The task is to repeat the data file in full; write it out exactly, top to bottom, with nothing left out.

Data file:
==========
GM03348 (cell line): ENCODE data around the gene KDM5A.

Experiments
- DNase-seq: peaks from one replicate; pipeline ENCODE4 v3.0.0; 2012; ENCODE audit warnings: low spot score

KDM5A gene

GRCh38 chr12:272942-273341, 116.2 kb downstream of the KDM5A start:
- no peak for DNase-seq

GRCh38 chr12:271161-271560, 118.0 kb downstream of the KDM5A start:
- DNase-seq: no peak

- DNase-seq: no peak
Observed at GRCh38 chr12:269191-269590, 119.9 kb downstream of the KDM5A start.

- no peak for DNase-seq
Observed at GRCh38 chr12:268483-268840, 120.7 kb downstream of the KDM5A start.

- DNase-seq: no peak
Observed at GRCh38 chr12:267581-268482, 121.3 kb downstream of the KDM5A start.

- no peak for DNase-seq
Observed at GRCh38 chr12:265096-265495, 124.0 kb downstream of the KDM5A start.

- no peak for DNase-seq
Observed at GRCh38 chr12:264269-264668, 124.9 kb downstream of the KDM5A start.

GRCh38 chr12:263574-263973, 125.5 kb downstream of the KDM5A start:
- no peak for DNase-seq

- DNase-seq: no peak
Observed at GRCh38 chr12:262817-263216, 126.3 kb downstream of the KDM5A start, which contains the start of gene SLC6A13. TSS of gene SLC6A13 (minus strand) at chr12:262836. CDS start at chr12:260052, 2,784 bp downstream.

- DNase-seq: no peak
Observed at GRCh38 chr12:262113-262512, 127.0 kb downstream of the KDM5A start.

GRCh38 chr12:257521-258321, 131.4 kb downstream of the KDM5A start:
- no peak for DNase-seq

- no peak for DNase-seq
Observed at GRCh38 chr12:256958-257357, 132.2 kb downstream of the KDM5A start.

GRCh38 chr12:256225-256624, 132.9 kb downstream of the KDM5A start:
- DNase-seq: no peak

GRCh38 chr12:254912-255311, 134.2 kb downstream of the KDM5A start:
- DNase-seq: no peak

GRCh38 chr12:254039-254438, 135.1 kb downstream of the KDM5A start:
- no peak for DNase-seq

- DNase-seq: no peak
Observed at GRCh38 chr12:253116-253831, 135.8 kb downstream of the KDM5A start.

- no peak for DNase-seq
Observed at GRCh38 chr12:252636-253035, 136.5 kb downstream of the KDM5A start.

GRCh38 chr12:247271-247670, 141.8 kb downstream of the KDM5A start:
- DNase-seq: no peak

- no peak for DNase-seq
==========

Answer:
GM03348 (cell line): ENCODE data around the gene KDM5A.

Experiments
- DNase-seq: peaks from one replicate; pipeline ENCODE4 v3.0.0; 2012; ENCODE audit warnings: low spot score

KDM5A gene

GRCh38 chr12:272942-273341, 116.2 kb downstream of the KDM5A start:
- no peak for DNase-seq

GRCh38 chr12:271161-271560, 118.0 kb downstream of the KDM5A start:
- DNase-seq: no peak

- DNase-seq: no peak
Observed at GRCh38 chr12:269191-269590, 119.9 kb downstream of the KDM5A start.

- no peak for DNase-seq
Observed at GRCh38 chr12:268483-268840, 120.7 kb downstream of the KDM5A start.

- DNase-seq: no peak
Observed at GRCh38 chr12:267581-268482, 121.3 kb downstream of the KDM5A start.

- no peak for DNase-seq
Observed at GRCh38 chr12:265096-265495, 124.0 kb downstream of the KDM5A start.

- no peak for DNase-seq
Observed at GRCh38 chr12:264269-264668, 124.9 kb downstream of the KDM5A start.

GRCh38 chr12:263574-263973, 125.5 kb downstream of the KDM5A start:
- no peak for DNase-seq

- DNase-seq: no peak
Observed at GRCh38 chr12:262817-263216, 126.3 kb downstream of the KDM5A start, which contains the start of gene SLC6A13. TSS of gene SLC6A13 (minus strand) at chr12:262836. CDS start at chr12:260052, 2,784 bp downstream.

- DNase-seq: no peak
Observed at GRCh38 chr12:262113-262512, 127.0 kb downstream of the KDM5A start.

GRCh38 chr12:257521-258321, 131.4 kb downstream of the KDM5A start:
- no peak for DNase-seq

- no peak for DNase-seq
Observed at GRCh38 chr12:256958-257357, 132.2 kb downstream of the KDM5A start.

GRCh38 chr12:256225-256624, 132.9 kb downstream of the KDM5A start:
- DNase-seq: no peak

GRCh38 chr12:254912-255311, 134.2 kb downstream of the KDM5A start:
- DNase-seq: no peak

GRCh38 chr12:254039-254438, 135.1 kb downstream of the KDM5A start:
- no peak for DNase-seq

- DNase-seq: no peak
Observed at GRCh38 chr12:253116-253831, 135.8 kb downstream of the KDM5A start.

- no peak for DNase-seq
Observed at GRCh38 chr12:252636-253035, 136.5 kb downstream of the KDM5A start.

GRCh38 chr12:247271-247670, 141.8 kb downstream of the KDM5A start:
- DNase-seq: no peak

- no peak for DNase-seq